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U.S. men's volleyball team forms circle of loss and life

BEIJING — The most touching moments in sports come without careful planning. No one orchestrates them. No one rehearses them.

They just … happen.

The horror was behind them now, and the opportunity was in front. So the members of the United States men's volleyball team lingered on the floor of the Capital Indoor Stadium moments before their first competition of the Olympics.

And then they were together, circled like wagons, their arms wrapped around each other's shoulders, and their heads bowed as one. On the outside of the circle was tragedy and pain and the true sense of loss. Inside was, well, each other.

On this day, however, the circle was one man short.

The United States went on without Hugh McCutcheon on Sunday. Sharing the heartache of their coach, playing without him on their sideline, the players somehow gathered themselves enough to beat Venezuela in a five-set match.

How difficult must this have been? Only a day earlier, the team had been stunned by the stabbings of Todd and Barbara Bachman, McCutcheon's in-laws and familiar supporters of the team. The Bachmans are the parents of Elisabeth "Wiz" Bachman, a former Olympian on the women's volleyball team who had married McCutcheon 20 months ago.

And now Todd was dead and Barbara was in critical but stable condition (she was upgraded to stable early this morning), and the pain of it all shot through an entire team. There were still more questions than answers, and still more agony than anticipation.

Still, it was time to play, and no one on the United States team had given a thought to asking for a postponement. For four years the players had worked toward this. They are ranked No. 3 in the world behind Brazil and Russia, and two weeks ago they won the World League championship. Before the game began, however, the players moved toward each other to form their version of a unity circle.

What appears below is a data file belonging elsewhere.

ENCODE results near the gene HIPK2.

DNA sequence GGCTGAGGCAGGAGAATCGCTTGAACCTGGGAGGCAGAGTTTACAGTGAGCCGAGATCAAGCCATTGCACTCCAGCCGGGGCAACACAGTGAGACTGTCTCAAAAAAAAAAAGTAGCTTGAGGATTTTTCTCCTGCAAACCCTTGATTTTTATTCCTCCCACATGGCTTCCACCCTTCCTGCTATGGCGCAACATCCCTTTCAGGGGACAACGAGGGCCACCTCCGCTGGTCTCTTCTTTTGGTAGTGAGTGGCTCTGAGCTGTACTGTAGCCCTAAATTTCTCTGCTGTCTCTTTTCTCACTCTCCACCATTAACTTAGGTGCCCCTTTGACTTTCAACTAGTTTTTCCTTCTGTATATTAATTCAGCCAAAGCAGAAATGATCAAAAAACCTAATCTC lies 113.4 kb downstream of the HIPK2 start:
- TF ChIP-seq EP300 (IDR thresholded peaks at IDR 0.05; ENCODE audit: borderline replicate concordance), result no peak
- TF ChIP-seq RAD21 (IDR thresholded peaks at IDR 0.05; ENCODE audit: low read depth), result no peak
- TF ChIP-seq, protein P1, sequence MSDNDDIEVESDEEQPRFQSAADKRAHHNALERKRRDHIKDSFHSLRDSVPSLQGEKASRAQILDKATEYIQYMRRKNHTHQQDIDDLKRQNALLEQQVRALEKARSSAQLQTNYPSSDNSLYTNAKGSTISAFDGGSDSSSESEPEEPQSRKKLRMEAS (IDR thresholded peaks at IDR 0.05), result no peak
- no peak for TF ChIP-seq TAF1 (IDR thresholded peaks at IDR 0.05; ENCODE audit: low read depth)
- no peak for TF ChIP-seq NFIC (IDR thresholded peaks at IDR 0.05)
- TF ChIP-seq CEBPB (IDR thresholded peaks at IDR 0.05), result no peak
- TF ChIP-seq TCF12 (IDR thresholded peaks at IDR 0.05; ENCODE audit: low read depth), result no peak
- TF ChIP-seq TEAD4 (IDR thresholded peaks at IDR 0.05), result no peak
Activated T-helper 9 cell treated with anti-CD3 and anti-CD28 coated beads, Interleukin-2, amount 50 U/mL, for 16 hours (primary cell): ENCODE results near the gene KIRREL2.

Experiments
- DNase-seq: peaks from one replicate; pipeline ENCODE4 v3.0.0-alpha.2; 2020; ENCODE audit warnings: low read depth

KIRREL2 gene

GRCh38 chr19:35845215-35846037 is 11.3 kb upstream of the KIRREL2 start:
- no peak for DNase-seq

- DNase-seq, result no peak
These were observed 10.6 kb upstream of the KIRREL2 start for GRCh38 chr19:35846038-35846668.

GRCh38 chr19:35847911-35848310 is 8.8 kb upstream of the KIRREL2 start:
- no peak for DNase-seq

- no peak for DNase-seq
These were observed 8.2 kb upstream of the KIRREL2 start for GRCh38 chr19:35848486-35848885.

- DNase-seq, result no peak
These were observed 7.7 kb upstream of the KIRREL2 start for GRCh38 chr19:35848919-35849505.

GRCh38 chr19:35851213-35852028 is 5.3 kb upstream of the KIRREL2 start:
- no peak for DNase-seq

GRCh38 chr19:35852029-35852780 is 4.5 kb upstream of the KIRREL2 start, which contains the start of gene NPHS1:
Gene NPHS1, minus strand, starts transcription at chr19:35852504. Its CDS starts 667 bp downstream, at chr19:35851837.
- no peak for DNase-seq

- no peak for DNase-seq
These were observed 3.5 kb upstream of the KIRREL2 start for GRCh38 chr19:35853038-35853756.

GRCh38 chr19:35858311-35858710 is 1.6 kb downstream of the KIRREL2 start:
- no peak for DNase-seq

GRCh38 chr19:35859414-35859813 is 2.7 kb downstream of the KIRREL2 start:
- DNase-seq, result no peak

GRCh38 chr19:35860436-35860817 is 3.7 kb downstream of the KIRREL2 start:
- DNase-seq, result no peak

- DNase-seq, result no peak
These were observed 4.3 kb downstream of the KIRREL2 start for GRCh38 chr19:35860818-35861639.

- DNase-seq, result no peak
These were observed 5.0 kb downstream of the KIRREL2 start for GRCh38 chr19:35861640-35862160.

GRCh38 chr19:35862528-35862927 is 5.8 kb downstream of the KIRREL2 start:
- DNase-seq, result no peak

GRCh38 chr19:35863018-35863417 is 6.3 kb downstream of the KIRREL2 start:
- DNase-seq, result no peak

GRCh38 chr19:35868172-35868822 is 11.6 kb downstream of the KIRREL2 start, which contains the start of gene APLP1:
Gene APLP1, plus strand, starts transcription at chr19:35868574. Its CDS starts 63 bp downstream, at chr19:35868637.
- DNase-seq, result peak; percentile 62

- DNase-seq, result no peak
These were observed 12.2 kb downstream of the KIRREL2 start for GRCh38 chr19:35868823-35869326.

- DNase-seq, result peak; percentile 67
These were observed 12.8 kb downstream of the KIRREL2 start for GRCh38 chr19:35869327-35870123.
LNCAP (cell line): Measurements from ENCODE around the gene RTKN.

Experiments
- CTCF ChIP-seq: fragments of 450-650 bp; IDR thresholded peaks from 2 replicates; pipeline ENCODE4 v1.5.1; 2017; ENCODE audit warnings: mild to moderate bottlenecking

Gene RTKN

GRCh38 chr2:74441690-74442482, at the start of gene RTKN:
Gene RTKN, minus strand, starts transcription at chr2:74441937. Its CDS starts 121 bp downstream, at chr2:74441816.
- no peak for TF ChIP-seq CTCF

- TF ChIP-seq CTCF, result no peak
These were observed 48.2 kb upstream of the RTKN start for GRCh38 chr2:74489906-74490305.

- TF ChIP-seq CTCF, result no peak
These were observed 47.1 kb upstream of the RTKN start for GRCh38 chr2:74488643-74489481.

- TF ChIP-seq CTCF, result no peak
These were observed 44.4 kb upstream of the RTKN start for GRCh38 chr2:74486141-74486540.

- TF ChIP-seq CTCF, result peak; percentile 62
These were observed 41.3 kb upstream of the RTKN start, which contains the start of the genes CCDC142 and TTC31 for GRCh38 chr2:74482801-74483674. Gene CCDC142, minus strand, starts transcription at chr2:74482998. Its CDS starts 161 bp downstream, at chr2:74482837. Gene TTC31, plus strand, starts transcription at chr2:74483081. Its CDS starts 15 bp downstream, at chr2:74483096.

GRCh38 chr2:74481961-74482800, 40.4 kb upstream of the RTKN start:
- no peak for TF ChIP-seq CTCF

This is not a volleyball ritual. Teams do not embrace in pregame warmups. On the other hand, who was going to stop them?

"They weren't going to start without us," team captain Thomas Hoff said. "We wanted to have a moment of silence where we could gather our thoughts. We wanted to honor the Bachman family and Hugh's family."

How does a team honor the missing? At first, the players wanted to put something on their jerseys to acknowledge the Bachmans and McCutcheon. But there was not time. So the players painted the initials of the Bachmans on the back of their shoes. Then someone mentioned something about gathering on the floor.

"We wanted to take a couple of moments to let (McCutcheon) know we were thinking about him," team member Ryan Millar said.

For now the team is being coached by assistant Ron Larsen. No one is sure when, or if, McCutcheon will return. He had spoken to his players only once, on a conference call Saturday night.

On Sunday, the sideline was not quite the same without him. The players speak well of Larsen, but a head coach is usually the driving force of his team. McCutcheon is a 6-foot-6 passionate New Zealander. Lloy Ball said it was "weird" not seeing him on the sideline. Hoff referred to his absence as "a hole."

Larsen, too, missed him.

"I'd much rather be sitting on the bench telling him what I think he should be doing and having him say 'I don't think so' than where I am right now," Larsen said.

Say this much for the U.S. team's focus: Once the match began, the team managed to focus pretty well. There was no more overt show of emotion.

"Our knee-jerk reactions were like any other human being's," said Ball. "We were angry. We were upset. We wanted to talk to our friends and family who are here and back home.

"As a male sport, we tend to hide our feelings a lot. But there was definitely a moment where guys let off how they felt about the situation. How they felt about Hugh not being on the bench. It was a chance for everybody to open up and get it off their chests."

Yes, they feel safe, said Riley Salmon. And yes, they are concerned.

Salmon's parents are on his way to China. Ball's, too.

"You can't live in fear or anger," Ball said.

Instead, all a team can do is play. And wait.

"We would love to have Hugh back on the sidelines so we could have his big arms around us and we could put our arms around him," Larsen said.

Then, at least, the circle would be complete. The team, too.

U.S. men's volleyball team forms circle of loss and life 08/10/08 [Last modified: Monday, August 11, 2008 4:44pm]
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